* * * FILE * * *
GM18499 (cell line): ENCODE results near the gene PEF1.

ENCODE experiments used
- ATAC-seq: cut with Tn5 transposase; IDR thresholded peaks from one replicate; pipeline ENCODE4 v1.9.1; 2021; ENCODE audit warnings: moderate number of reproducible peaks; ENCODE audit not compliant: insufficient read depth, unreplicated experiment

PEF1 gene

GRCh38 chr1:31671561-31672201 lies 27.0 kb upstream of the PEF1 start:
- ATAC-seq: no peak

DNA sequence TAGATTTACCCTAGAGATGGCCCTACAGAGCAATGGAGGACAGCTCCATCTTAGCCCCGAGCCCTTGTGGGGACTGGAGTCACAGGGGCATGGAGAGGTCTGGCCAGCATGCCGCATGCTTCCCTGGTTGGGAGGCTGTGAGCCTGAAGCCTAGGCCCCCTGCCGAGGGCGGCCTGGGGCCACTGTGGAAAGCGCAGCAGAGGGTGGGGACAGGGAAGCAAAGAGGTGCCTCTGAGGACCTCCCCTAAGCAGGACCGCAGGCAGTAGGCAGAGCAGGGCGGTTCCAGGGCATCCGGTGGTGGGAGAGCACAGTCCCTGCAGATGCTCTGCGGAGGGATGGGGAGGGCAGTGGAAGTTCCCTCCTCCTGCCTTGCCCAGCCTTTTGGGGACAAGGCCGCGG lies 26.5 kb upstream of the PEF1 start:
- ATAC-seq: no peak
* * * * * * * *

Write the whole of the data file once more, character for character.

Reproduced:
GM18499 (cell line): ENCODE results near the gene PEF1.

ENCODE experiments used
- ATAC-seq: cut with Tn5 transposase; IDR thresholded peaks from one replicate; pipeline ENCODE4 v1.9.1; 2021; ENCODE audit warnings: moderate number of reproducible peaks; ENCODE audit not compliant: insufficient read depth, unreplicated experiment

PEF1 gene

GRCh38 chr1:31671561-31672201 lies 27.0 kb upstream of the PEF1 start:
- ATAC-seq: no peak

DNA sequence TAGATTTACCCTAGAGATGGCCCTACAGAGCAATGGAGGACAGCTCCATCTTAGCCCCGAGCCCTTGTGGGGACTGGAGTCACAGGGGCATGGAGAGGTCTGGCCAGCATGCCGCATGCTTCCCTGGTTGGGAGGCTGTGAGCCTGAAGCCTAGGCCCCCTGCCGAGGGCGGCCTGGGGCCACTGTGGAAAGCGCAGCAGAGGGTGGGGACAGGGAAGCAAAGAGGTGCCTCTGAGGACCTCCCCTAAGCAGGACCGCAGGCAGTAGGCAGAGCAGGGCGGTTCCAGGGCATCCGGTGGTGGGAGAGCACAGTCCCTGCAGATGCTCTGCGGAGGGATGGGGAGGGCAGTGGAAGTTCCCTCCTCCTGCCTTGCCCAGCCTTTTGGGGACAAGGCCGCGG lies 26.5 kb upstream of the PEF1 start:
- ATAC-seq: no peak